A Dangerous Encounter

Overview

Toward the end of the nineteenth century, on a crisp autumn Sunday in Paris, a dreamy young man named Gerhard takes a solitary stroll. Handsome and well-bred, with a comfortable embassy job, he seems perfectly poised to continue his predictable ascent in society. Yet a fateful naivete and a mysterious timidity lie twined at the root of his soul, choking off his engagement with life and making him as vulnerable to its dangers as a sleepwalker. A chance encounter with Leon Duchase, a jaded and dyspeptic aesthete, ...
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0941419371 VERY GOOD HARDCOVER -- Boards may have light wear. Binding is secure. Inside, no markings were found. Dust jacket may light scuffing and/or edge-wear. A nice clean ... copy. WE SHIP DAILY! Read more Show Less

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Overview

Toward the end of the nineteenth century, on a crisp autumn Sunday in Paris, a dreamy young man named Gerhard takes a solitary stroll. Handsome and well-bred, with a comfortable embassy job, he seems perfectly poised to continue his predictable ascent in society. Yet a fateful naivete and a mysterious timidity lie twined at the root of his soul, choking off his engagement with life and making him as vulnerable to its dangers as a sleepwalker. A chance encounter with Leon Duchase, a jaded and dyspeptic aesthete, draws Gerhard into a new orbit - the gamy underside of Paris, a vortex of eroticism, twisted passions, and crime. Duchase quickly maneuvers him into a liaison with an unstable married woman. As the would-be lovers sit hand in hand in a seedy hotel, Gerhard witnesses the stabbing murder of a young ballerina. Junger's trap is sprung: after luring us (like Gerhard himself) into the languorous world of decadent pleasure, he plunges the reader into a crackling detective novel, complete with an engagingly metaphysical investigator. The surprising twists of the plot are haunted at every turn by the presence of Jack the Ripper, whose crimes on the other side of the Channel have spread fear throughout the city. Nothing Junger writes is without allegorical overtones, and in A Dangerous Encounter he gives us, along with a novel of great narrative zest and acute psychological penetration, a portrait of a culture's loss of innocence as it stands at the brink of the twentieth century. That Junger can succeed so simply, yet so forcefully, and on so many levels at once, is a testament to a major modern artist working at the peak of his powers.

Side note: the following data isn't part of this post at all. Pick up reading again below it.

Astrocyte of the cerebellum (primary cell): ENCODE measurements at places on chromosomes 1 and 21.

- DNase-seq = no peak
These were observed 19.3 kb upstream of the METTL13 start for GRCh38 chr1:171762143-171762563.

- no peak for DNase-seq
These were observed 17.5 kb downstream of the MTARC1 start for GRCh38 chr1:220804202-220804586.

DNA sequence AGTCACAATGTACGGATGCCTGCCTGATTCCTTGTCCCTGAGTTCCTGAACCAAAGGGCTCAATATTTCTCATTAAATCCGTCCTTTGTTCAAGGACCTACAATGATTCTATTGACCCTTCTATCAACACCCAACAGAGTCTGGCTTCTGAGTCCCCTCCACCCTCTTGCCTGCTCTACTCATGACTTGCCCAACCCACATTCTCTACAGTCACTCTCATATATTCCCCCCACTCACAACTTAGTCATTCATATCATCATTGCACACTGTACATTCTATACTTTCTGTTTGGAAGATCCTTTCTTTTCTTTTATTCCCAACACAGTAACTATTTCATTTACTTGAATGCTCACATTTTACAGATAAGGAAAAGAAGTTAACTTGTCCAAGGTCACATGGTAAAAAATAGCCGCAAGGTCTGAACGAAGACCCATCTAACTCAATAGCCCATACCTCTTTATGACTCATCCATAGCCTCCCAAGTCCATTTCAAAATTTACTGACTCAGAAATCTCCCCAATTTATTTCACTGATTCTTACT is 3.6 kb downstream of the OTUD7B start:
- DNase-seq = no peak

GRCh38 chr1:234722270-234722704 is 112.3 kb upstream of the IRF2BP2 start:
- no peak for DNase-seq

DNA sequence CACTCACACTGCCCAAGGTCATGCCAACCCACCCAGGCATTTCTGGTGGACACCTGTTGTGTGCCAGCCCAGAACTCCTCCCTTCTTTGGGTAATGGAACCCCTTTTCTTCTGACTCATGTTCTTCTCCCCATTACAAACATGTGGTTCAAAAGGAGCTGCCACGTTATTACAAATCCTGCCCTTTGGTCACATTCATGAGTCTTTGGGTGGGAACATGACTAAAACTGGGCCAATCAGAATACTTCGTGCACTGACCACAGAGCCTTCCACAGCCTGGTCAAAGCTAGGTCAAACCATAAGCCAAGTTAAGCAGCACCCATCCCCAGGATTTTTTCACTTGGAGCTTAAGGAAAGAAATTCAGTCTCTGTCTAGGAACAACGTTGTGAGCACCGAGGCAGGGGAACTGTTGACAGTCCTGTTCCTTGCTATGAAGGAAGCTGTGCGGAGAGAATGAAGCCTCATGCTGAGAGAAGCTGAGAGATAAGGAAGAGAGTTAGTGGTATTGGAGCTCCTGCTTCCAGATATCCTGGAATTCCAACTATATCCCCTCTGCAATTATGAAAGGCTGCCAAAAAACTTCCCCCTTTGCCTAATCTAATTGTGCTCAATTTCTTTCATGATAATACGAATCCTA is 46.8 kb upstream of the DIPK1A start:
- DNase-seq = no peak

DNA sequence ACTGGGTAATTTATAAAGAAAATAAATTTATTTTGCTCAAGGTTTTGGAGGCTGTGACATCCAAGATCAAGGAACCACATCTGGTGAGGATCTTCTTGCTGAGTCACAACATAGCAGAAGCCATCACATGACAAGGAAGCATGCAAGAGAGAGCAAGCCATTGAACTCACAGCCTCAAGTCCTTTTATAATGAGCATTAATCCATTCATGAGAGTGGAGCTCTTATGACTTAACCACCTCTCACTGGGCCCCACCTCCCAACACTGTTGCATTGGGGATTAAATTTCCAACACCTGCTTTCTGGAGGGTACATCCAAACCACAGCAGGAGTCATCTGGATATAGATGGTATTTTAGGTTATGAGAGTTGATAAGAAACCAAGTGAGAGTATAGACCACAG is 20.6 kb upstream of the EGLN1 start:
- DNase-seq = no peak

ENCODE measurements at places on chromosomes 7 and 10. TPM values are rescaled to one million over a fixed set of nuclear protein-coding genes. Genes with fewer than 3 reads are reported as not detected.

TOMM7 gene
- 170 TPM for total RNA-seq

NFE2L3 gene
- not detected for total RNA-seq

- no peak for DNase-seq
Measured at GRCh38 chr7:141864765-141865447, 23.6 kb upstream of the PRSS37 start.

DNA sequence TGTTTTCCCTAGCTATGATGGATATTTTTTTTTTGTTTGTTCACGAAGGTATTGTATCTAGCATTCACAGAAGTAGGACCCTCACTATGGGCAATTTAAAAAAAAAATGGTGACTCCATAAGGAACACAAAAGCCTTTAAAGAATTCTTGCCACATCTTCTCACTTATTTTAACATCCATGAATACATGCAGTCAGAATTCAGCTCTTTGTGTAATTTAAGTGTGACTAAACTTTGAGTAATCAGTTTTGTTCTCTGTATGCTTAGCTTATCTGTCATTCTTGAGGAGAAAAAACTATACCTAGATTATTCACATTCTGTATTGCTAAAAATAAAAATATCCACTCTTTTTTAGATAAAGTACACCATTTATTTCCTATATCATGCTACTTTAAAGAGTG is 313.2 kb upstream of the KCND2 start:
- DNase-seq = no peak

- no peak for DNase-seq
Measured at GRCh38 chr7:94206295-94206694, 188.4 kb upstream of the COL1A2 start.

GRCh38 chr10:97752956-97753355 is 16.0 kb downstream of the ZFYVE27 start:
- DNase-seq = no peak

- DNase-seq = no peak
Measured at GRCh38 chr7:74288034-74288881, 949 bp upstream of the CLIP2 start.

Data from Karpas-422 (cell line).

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Editorial Reviews

Publishers Weekly - Publisher's Weekly
Not one but many treacherous encounters fill the pages of Junger's ( In Stahlgewittern ) fin de siecle detective story. In the first such, Gerhard zum Busche, a young German diplomat living in Paris, meets a decadent aristocrat named Ducasse. Gerhard's striking good looks and equally striking naivete provide Ducasse with the opportunity to commit mischief, and he loses little time in orchestrating the mesalliance of Gerhard with the volatile Irene, Countess Kargane. An assignation is followed by murder and an investigation by the sharp-witted Inspector Dobrowsky and his admiring sidekick Etienne. Junger's shimmering, imaginative writing is most evident at the novel's beginning in his marvelous portrait of Ducasse, who resembles a rather more disillusioned version of Alexander Lernet-Holenia's Count Maltravers. Armed only with his cynicism and his savoir vivre , Ducasse is the last practitioner of a gentlemanly decadence which itself is the faded reflection of a bygone social structure. If the second half of the novel devolves into a rather unsatisfying francophonic Holmes and Watson riff, its beginning is a clear indication of Junger's talent. Marsilio's decision to introduce his work--whether for the first time as is the case here, or in the upcoming new translation of the 1939 On the Marble Cliffs --is laudable. (Aug.)
Library Journal
The 98-year-old Junger is considered by some critics to be one of Germany's most distinguished writers, but his success during the Third Reich and his murky relationship to the Nazi state has caused him to be rejected by others. His interest in France, which goes back in part to the days of the Nazi occupation, here yields a fascinating mystery novel set in late 19th-century Paris. While the mystery itself is easily solved by any fan of the genre, Junger is highly successful in evoking the decadent and menacing atmosphere on the edges of the great metropolis. The novel's elegant economy of style is beautifully captured in Barr's translation. Recommended for general readers.-- Michael T. O'Pecko, Towson State Univ., Md.
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Product Details

  • ISBN-13: 9780941419376
  • Publisher: Marsilio Publishers
  • Publication date: 4/1/1993
  • Series: Eridanos Library
  • Edition number: 1
  • Pages: 208
  • Product dimensions: 5.63 (w) x 8.53 (h) x 0.84 (d)

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